Unpacking gender in art therapy: The elephant at the art therapy easel
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AbstractA national survey of registered art therapists in Britain was undertaken to create both quantitative and qualitative data about how ethnicity, gender and sexual orientation influence the therapeutic relationship. A tick-box scale was used alongside more open questions. This article presents the initial findings of the research and will focus on gender issues in the art therapy relationship; it will elucidate some of the ways in which art therapists conceptualise gender in the therapeutic alliance. The research indicates that the overwhelming majority of art therapists think that their own gender is very important to the therapeutic encounter. The personal preference of the client, personal history and presenting issues, which may be gender related, are highlighted by both male and female respondents. Art therapists seek to be aware and non-judgemental regarding gender. An interesting finding highlights that the transference gender might not correspond to the biological sex, suggesting that some art therapists have a ‘mobile’ understanding of gender, and are keen not to foreclose conceptual possibilities because of gender. This would also seem to indicate a permeation of postmodernist ideas into art therapy thinking.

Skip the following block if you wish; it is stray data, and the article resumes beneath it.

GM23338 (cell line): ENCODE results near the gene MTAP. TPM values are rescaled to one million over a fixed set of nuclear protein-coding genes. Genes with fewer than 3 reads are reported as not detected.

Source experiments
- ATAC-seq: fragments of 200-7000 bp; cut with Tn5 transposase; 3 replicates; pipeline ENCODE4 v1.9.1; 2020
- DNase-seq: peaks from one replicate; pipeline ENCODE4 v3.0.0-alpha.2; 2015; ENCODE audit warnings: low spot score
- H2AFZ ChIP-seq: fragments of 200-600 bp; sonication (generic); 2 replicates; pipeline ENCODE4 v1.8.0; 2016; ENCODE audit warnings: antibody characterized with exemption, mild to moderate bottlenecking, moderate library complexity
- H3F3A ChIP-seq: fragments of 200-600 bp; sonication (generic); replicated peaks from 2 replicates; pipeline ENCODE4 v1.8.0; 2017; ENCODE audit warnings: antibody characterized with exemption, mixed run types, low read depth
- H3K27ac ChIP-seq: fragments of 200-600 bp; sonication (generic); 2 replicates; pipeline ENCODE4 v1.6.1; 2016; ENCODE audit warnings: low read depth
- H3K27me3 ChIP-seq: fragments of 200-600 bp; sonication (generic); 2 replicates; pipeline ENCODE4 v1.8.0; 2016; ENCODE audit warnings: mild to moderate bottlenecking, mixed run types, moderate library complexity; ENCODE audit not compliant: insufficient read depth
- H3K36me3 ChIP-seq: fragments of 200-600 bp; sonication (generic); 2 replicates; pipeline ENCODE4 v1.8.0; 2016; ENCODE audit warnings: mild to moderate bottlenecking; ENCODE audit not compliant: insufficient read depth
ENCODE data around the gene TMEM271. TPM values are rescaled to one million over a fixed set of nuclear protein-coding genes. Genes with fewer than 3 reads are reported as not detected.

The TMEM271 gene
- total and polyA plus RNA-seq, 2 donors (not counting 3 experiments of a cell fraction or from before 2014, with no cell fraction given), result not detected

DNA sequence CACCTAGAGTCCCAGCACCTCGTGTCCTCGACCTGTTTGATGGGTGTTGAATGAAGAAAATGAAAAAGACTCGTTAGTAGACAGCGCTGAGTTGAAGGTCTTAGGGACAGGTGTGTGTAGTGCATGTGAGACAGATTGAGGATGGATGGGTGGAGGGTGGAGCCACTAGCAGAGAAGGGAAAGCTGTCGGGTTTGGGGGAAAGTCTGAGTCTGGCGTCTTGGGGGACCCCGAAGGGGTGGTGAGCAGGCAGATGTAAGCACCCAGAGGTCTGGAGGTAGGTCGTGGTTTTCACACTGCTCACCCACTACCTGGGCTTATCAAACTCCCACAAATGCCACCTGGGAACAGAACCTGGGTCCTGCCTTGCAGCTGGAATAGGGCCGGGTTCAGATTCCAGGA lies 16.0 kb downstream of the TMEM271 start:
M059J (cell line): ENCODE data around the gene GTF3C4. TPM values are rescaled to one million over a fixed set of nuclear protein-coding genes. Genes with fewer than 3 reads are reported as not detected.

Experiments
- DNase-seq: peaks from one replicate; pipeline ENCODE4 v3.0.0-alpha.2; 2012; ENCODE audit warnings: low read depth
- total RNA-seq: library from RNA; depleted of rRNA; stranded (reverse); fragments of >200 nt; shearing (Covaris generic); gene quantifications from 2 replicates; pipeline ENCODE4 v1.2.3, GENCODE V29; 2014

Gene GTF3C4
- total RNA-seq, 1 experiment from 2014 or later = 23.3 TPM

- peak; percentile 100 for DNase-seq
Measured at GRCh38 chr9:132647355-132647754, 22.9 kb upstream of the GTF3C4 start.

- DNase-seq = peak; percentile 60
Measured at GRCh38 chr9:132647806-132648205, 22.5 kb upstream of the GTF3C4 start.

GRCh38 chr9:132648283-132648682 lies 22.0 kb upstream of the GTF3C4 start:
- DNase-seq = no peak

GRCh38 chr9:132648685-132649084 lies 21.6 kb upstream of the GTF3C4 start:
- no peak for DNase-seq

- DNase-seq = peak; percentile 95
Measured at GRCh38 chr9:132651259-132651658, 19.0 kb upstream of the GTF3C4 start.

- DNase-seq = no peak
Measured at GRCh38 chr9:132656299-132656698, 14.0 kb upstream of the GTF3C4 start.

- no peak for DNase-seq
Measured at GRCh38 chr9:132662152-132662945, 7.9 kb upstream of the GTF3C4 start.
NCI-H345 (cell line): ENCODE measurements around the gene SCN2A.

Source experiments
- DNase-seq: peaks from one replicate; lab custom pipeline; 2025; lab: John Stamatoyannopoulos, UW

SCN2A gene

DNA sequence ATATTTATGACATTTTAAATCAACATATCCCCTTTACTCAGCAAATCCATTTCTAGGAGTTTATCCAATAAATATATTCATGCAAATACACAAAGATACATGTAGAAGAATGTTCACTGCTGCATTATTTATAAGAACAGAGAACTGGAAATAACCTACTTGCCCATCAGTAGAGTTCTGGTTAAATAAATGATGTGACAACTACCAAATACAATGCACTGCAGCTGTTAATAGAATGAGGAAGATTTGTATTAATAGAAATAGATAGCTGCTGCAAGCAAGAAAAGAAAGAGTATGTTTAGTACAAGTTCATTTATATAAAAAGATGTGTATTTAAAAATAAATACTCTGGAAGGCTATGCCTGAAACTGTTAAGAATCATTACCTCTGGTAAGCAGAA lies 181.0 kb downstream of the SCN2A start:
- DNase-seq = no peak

CitationHogan, S., Cornish, S. (2014) 'Unpacking gender in art therapy: The elephant at the art therapy easel', International Journal of Art Therapy, 19 (3):122
JournalInternational Journal of Art Therapy
Series/Report no.Vol. 19.